Thank you to my supervisors and everyone at the University of Helsinki who facilitated my staying in Helsinki during a pandemic.  Special thanks to Anssi Peräkylä who took the time to supervise me, and to and the Emotions in Interaction Team (Mariel Wuolio, Aurora Guxholli, Maarit Lehtinen, Katja Mustonen, Liisa Voutilainen, Emmi Koskinen, Pentti Henttonen,) who welcomed me into their team.


Guest blog: A philosopher looks at Conversation Analysis

Coming across an interview with Susan Notess on the excellent Generous Questions philosophy podcast, I was intrigued by her perspective, as an ethicist, on the dangers of language – and delighted that she used the work of conversation analysts Liz Stokoe and Nick Enfield, among others, to illustrate her argument. She very kindly agreed to write a guest blog,  introducing us to a wider horizon of scholarship about the human conversational contract.

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Susan Notess, Durham University

There’s something about language which resembles conductivity. Through it we connect with each other and transmit not just stories, but also fears; not just kindness, but also power. To be able to speak and say what one means is a kind of power, and to be robbed of this power is a kind of injustice. Continue reading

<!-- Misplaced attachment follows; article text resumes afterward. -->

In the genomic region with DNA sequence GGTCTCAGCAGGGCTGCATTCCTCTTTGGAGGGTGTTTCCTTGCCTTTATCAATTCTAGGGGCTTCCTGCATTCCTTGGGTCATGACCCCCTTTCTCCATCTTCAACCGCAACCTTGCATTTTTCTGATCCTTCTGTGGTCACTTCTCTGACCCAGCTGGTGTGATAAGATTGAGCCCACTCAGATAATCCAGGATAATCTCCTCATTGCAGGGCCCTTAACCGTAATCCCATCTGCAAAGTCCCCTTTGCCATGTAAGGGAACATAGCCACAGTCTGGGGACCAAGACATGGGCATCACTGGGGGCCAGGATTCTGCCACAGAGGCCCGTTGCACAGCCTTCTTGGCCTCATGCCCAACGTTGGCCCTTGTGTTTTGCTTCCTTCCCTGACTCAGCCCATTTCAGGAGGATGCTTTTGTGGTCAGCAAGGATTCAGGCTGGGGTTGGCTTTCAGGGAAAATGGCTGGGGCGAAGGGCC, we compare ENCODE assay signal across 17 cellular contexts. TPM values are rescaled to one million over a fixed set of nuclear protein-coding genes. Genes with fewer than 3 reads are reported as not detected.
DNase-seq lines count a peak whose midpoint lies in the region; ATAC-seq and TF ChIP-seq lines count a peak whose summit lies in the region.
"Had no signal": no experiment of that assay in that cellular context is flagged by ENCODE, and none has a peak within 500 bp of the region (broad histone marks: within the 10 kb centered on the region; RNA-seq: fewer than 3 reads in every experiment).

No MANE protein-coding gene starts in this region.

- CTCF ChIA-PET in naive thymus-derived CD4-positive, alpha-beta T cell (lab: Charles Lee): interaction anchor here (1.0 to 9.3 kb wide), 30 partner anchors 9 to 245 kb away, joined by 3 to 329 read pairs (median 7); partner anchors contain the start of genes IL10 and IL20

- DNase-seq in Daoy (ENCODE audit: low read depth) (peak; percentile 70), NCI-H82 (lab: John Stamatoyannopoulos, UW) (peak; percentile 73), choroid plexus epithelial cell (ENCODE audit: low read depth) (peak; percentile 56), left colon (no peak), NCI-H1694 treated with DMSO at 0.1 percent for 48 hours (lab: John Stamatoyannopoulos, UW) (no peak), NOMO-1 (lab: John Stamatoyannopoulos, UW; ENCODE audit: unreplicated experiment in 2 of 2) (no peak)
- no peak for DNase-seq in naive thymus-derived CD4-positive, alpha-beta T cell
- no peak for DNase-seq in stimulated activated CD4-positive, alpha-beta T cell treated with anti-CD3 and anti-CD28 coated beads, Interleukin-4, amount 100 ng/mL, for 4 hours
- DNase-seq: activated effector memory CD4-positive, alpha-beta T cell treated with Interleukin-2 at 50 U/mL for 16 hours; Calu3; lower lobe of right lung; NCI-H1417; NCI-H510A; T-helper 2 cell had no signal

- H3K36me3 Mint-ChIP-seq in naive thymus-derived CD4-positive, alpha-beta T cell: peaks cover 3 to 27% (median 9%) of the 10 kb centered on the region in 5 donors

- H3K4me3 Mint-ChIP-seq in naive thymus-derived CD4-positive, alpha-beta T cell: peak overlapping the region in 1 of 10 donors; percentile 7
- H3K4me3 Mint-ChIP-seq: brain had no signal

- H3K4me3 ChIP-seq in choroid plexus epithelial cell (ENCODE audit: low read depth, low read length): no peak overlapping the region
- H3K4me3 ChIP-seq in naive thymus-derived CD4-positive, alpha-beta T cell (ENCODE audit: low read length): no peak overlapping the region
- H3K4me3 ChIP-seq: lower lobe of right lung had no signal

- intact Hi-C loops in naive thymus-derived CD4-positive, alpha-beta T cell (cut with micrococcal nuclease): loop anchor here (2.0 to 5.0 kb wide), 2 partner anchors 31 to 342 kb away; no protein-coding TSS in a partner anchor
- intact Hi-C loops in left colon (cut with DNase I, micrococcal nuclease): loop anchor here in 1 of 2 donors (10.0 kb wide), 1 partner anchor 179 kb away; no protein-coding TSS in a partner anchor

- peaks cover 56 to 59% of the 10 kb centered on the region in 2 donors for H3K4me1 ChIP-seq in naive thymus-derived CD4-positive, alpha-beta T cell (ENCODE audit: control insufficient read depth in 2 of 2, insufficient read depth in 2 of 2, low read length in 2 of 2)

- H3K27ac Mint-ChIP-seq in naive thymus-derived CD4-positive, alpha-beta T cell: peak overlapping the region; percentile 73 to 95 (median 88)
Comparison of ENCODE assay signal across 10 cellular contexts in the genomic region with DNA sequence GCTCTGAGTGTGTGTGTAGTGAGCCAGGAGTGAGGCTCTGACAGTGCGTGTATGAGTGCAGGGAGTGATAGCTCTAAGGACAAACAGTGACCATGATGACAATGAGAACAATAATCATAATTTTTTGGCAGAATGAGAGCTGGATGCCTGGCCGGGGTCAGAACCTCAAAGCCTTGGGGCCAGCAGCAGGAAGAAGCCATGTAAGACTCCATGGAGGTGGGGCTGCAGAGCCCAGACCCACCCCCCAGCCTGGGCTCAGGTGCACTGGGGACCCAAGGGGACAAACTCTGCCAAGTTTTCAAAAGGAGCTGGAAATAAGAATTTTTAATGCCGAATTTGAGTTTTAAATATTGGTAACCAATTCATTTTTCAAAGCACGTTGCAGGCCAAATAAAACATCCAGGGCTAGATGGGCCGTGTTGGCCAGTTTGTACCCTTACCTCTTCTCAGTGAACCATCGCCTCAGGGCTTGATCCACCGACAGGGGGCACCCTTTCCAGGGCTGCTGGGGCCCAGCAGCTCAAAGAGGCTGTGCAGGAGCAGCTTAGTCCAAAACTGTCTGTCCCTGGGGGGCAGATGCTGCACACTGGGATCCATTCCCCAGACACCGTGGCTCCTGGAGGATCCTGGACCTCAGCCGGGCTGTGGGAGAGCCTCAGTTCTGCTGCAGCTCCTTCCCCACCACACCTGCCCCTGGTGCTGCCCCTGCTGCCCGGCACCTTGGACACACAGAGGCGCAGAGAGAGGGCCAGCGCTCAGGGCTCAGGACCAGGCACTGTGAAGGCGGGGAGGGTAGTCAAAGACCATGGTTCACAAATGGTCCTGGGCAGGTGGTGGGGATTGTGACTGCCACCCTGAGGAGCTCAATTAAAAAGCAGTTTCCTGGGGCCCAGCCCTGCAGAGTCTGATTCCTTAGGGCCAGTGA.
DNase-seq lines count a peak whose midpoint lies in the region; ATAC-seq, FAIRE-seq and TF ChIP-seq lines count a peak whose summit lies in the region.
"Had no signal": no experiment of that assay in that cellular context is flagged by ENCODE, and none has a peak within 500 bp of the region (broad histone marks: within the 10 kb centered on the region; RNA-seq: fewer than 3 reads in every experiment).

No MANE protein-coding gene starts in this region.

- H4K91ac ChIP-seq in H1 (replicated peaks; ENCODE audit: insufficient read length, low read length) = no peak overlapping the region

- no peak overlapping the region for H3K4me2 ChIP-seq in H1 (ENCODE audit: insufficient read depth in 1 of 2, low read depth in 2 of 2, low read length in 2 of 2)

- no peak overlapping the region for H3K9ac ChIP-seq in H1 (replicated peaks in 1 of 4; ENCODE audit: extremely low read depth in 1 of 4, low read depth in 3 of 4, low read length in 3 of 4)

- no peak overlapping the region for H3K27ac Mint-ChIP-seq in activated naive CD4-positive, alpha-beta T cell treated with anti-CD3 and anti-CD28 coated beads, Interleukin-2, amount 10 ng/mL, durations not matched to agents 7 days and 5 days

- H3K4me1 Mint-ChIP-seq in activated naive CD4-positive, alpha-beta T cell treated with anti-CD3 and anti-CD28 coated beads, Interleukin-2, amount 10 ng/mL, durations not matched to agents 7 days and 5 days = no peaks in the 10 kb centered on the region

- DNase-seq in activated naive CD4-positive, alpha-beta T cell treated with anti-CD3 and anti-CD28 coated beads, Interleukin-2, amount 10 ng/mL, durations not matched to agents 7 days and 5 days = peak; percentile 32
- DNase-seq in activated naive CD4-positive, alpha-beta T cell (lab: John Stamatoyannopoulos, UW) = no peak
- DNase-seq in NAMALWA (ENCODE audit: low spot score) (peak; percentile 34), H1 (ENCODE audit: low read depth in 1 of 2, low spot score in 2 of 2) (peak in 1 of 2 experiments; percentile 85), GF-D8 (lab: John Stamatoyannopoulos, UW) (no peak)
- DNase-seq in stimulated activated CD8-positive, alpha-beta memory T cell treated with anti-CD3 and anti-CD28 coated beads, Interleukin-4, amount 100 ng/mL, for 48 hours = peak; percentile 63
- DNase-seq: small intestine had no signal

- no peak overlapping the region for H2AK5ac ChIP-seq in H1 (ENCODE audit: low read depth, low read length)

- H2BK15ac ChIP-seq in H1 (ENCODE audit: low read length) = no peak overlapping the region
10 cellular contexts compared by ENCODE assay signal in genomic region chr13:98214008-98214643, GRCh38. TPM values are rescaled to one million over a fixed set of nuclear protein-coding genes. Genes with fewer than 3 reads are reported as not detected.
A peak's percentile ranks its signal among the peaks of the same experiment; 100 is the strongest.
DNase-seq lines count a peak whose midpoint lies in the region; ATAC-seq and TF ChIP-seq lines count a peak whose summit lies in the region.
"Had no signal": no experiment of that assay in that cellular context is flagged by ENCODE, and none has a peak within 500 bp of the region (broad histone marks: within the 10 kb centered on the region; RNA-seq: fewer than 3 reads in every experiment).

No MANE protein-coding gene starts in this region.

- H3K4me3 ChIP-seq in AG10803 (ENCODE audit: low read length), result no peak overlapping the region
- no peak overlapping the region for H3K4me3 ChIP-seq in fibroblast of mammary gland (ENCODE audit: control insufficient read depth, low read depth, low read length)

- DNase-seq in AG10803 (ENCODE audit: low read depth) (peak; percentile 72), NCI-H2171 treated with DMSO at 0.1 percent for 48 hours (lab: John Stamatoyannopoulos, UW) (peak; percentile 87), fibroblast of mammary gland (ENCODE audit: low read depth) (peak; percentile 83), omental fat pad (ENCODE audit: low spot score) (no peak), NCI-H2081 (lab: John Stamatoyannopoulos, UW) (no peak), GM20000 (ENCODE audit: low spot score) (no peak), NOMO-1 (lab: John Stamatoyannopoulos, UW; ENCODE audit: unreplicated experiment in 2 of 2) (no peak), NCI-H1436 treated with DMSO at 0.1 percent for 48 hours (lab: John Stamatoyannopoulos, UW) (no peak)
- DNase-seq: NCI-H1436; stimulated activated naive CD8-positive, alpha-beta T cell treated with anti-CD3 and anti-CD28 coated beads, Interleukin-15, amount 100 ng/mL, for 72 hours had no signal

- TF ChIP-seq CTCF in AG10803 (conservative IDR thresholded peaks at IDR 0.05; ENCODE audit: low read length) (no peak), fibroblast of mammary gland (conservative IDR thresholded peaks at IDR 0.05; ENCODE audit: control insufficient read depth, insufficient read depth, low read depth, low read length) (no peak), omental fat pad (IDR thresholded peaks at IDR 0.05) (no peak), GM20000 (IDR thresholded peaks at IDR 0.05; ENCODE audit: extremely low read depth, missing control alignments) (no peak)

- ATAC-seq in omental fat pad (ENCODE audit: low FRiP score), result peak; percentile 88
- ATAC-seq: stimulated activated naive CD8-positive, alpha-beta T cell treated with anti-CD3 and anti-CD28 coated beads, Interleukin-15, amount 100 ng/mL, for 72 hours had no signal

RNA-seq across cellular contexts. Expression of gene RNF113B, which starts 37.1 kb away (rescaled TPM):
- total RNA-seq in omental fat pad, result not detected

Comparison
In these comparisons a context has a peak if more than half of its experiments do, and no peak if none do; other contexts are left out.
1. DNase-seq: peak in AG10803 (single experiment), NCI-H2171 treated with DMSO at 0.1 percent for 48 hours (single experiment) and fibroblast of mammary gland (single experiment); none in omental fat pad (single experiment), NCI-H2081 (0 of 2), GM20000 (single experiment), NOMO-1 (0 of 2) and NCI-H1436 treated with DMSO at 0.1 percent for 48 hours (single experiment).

Guest blog: Walking in the time of COVID-19

Lockdown has been socially, professionally and personally challenging for lots if us; but it has also stimulated a great deal of new work in response to the very different landscape we currently live in. I’m delighted to host a guest blog by four wonderful analysts, Eric Laurier, Magnus Hamann, Saul Albert & Liz Stokoe, who’ve used some of their time for a fascinating analysis of just what  “social distancing” means in public spaces. It’s a longer than usual blog, but there’s a lot to pack in… Continue reading

Guest Blog: How does a market trader get customers?

In a recent paper in ROLSI, Kenan Hochuli reported a remarkable study of the complex world of the street market. I’m delighted that he’s prepared a guest blog on the subject, concentrating on the crucial step in the selling process: getting the passer-by to stop.

Kenan Hochuli

Kenan Hochuli, Neuchâtel and Zurich

Market stalls are unique service institutions. They are located in public spaces and approachable from different directions. There are no material or technical devices that determine the sequence of sales. Sometimes it is not clear whether a person is just passing by a stall or if they intend to buy something. And this often happens in the course of already ongoing sales interactions. In view of these conditions, my article deals with seller’s efforts in transforming passers-by into customers and, more generally, participants negotiation of co-presence in the course of emerging multi-party-encounters. Continue reading

Guest blog: Supporting communication in dementia research